On a related note, SoundCloud used to offer a built-in recording tool. That is no longer the case which is too bad because it did provide a convenient way to record a podcast. Fortunately, tools like Anchor.fm offer a similar capability. I've included a tutorial on how to use Anchor in the video below.

Sunday, January 12, 2020

A Student Podcast Contest

For the second year in a row NPR is a hosting a podcasting competition for students in fifth through twelfth grade. To enter the challenge students have to create a podcast that is three to twelve minutes long. Unlike last year, this year students can include music in their podcasts. Any music that is included in a podcast has to be a student's original work.

NPR's Student Podcast Challenge is open for submissions now and will stay open until March 24th. The winning submissions will be played on NPR broadcasts. Submissions to the contest have to be made by teachers on behalf of students. Submissions have to be uploaded to SoundCloud. Submissions have to be original work created specifically for the contest. All of the contest rules are available here.

Applications for Education
For this contest NPR has published two extensive podcasting guides. The guide for students walks them through the planning and recording processes. Although they don't provide tutorials on specific tools, they do offer this video about training your voice to sound more natural on a microphone.

H/T to Larry Ferlazzo.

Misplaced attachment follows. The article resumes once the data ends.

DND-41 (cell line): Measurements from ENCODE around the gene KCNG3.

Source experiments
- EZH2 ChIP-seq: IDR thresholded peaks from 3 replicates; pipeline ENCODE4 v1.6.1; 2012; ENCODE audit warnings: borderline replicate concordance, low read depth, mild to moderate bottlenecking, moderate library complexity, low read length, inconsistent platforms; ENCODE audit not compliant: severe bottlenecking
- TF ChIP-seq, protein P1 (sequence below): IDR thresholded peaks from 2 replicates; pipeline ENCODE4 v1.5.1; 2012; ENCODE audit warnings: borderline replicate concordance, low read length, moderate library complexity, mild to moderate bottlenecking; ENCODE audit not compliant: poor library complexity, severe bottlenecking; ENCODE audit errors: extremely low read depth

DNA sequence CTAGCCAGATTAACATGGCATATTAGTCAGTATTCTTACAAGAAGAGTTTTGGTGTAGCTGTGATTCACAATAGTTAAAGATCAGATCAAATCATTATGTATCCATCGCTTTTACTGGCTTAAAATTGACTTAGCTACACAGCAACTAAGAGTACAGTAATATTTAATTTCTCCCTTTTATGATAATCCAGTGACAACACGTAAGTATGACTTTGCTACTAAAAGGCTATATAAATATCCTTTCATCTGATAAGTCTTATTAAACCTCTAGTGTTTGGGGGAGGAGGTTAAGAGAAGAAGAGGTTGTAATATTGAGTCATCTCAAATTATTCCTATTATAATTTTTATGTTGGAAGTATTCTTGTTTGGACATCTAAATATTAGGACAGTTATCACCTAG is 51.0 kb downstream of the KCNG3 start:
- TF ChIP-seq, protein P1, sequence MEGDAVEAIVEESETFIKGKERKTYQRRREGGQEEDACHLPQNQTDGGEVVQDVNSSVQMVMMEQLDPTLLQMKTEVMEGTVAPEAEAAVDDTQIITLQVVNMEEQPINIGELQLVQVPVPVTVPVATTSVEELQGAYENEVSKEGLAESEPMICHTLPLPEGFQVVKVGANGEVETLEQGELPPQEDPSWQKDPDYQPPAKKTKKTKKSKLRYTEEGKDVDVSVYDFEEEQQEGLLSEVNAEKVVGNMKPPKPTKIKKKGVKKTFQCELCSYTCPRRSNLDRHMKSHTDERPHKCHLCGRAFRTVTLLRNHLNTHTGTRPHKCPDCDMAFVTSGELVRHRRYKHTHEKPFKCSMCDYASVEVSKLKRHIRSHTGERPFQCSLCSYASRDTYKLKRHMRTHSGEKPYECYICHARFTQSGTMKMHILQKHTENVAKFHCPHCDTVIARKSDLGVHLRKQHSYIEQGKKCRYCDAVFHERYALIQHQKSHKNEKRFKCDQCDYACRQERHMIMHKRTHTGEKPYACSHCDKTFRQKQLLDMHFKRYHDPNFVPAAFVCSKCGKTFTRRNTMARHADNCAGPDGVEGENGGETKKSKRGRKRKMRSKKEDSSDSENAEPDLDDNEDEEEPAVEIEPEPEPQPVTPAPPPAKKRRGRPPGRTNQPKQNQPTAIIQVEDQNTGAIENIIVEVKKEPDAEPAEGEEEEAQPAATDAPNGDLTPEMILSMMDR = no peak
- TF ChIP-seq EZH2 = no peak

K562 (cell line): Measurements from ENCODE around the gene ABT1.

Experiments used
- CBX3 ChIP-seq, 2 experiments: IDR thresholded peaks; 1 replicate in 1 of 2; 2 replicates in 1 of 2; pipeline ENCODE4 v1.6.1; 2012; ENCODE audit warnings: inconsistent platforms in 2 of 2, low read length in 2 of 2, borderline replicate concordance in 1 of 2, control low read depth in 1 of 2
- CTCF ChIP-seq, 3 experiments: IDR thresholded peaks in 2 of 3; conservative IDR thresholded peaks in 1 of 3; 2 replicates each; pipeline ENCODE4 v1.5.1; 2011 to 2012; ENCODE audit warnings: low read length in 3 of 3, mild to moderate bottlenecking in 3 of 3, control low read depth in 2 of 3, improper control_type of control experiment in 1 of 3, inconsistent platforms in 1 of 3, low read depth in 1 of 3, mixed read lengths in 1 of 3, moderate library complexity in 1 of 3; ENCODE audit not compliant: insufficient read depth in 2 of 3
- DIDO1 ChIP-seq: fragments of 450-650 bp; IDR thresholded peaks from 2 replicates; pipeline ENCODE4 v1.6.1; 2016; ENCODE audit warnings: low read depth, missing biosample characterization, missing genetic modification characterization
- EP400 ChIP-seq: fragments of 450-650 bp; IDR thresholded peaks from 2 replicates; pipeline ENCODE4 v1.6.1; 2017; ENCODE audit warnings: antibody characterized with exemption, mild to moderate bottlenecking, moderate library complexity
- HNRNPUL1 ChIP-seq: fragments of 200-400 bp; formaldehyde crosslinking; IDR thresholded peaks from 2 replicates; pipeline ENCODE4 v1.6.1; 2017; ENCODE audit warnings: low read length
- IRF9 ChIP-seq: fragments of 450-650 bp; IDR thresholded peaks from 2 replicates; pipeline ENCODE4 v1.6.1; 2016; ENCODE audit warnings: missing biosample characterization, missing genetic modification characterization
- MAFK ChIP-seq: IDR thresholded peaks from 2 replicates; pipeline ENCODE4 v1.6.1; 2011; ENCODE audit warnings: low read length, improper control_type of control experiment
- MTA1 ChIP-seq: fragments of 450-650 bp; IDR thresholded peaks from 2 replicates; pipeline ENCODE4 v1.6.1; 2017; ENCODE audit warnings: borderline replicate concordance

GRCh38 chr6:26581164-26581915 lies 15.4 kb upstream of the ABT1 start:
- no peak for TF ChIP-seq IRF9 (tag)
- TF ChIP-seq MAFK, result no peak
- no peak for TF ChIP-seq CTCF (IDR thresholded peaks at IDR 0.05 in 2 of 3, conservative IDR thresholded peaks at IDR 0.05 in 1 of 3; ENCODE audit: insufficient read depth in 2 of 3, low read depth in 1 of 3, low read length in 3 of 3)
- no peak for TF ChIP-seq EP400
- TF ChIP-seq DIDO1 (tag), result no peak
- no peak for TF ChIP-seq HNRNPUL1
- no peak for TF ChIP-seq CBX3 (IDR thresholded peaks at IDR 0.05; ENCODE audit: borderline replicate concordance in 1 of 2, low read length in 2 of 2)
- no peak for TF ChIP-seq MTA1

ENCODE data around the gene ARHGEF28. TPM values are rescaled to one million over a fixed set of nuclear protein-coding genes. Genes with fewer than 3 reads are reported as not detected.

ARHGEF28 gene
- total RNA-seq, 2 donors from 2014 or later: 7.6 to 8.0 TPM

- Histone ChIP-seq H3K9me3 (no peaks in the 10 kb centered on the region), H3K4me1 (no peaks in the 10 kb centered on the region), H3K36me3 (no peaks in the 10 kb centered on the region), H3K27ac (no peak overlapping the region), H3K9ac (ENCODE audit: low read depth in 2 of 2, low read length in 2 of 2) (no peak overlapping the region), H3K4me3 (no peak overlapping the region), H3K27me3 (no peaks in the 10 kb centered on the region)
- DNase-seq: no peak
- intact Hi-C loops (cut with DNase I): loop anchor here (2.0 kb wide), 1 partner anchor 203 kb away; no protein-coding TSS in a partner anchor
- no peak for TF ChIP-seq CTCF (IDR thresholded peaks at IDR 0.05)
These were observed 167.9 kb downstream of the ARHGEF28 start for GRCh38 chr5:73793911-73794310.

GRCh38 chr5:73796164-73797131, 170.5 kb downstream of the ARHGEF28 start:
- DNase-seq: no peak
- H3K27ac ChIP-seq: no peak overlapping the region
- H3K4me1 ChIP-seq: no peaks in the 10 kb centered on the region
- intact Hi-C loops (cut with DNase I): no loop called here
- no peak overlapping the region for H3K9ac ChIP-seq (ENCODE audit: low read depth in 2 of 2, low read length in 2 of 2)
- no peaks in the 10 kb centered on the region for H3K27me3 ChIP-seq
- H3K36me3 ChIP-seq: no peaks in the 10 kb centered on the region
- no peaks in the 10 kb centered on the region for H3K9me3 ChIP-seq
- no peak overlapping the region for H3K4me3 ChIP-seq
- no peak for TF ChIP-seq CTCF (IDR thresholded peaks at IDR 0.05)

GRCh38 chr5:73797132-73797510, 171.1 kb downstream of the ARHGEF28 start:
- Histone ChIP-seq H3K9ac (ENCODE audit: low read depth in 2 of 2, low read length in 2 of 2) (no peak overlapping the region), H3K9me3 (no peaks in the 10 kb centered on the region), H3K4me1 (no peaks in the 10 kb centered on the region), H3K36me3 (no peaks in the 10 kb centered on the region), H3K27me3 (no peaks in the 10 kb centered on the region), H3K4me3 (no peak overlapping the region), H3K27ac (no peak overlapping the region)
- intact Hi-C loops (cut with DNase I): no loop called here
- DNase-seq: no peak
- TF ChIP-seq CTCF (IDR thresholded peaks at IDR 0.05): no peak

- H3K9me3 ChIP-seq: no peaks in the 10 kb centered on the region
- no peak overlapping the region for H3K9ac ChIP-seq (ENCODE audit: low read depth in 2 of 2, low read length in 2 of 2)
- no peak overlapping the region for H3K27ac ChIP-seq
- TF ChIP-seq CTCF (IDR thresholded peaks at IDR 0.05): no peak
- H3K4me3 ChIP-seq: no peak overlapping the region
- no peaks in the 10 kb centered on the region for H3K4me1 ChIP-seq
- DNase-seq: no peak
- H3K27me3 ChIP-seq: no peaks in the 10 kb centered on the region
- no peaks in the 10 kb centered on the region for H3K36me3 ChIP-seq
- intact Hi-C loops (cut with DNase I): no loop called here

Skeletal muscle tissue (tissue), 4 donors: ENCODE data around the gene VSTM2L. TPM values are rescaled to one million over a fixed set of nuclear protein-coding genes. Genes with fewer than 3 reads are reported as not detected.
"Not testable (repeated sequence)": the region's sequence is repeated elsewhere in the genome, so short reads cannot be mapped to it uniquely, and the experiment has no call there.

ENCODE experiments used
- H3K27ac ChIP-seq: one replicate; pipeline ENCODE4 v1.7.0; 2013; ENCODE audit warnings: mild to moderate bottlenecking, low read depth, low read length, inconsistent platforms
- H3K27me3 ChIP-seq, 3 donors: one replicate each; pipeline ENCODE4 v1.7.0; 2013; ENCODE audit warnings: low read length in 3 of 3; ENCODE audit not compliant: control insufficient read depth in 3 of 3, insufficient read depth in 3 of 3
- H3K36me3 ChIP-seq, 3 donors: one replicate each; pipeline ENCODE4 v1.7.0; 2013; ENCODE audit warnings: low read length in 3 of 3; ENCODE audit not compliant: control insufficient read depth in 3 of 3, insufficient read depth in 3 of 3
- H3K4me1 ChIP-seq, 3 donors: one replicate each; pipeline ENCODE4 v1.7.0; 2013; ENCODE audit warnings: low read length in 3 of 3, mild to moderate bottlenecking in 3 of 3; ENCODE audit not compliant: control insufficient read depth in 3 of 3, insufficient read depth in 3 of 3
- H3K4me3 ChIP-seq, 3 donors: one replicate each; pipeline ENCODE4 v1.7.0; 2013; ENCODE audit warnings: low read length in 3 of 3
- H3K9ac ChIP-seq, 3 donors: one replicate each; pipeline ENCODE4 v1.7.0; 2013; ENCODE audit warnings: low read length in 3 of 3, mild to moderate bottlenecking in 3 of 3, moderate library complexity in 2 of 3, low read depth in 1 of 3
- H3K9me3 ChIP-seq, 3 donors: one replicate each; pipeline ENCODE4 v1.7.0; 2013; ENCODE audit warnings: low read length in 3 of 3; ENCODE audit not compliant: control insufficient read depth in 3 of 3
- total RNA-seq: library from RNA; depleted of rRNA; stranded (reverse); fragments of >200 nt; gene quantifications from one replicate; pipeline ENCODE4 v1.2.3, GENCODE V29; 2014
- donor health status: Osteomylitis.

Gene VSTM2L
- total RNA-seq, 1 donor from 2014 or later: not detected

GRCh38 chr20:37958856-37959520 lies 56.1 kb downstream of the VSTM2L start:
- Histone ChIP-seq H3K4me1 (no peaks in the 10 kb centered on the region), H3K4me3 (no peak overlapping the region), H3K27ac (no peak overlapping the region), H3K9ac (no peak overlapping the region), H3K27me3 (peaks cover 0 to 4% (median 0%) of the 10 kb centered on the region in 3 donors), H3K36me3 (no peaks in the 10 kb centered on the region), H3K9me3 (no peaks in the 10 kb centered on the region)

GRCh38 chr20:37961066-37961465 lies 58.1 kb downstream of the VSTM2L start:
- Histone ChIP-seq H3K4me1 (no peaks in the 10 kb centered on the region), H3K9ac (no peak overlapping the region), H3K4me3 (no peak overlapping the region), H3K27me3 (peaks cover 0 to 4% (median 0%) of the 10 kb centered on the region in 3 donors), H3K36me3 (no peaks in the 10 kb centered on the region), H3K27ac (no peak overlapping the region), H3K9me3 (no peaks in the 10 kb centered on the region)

Saturday, January 11, 2020

The Week in Review - The Most Popular Posts

Good morning from Maine where we're anticipating a winter ice storm. I'm trying to get a lot done before the inevitable power outage. One of those things is writing up this week's list of the most popular posts of the week.

This week I hosted the first session of Teaching History With Technology. 31 people are participating in the course. At the end of the month I'll be hosting a new course called Video Projects for Every Classroom - Deep Dive.

These were the week's most popular posts:
1. A Comparison of Multimedia Timeline Creation Tools - Updated
2. Biomes and Ecoregions Interactive Map
3. Tips on Using Voice Typing in Google Documents
4. How to Use the New Creative Commons Chrome Extension
5. Learn How to Use These 5 Time-saving Gmail Features in 2020
6. Algorithms Explained by Common Craft
7. How to Combine Multiple Google Forms Into One

I'll come to your school in 2020! 
2020 will be my tenth year of speaking at schools and conferences. Send me an email at richardbyrne (at) freetech4teachers.com to learn more about how we can work together.

Thank You for Your Support!
Other Places to Follow My Work
Besides FreeTech4Teachers.com and the daily email digest, there are other ways to keep up with what I'm publishing. 
  • Practical Ed Tech Newsletter - This comes out once per week (Sunday night/ Monday morning) and includes my tip of the week and a summary of the week's most popular posts from FreeTech4Teachers.com.
  • My YouTube Channel - More than 16,000 are subscribed to my YouTube channel for my regular series of tutorial videos including more than 300 Google tools tutorials. 
  • The Practical Ed Tech Podcast is where I answer questions from readers, share news and notes, and occasionally talk to interesting people in education. 
  • Facebook - The FreeTech4Teachers.com Facebook page has nearly 450,000 followers. 
  • Twitter - I've been Tweeting away for the last twelve years at twitter.com/rmbyrne
  • Instagram - this is mostly pictures of my kids, my dogs, my bikes, my skis, and fly fishing.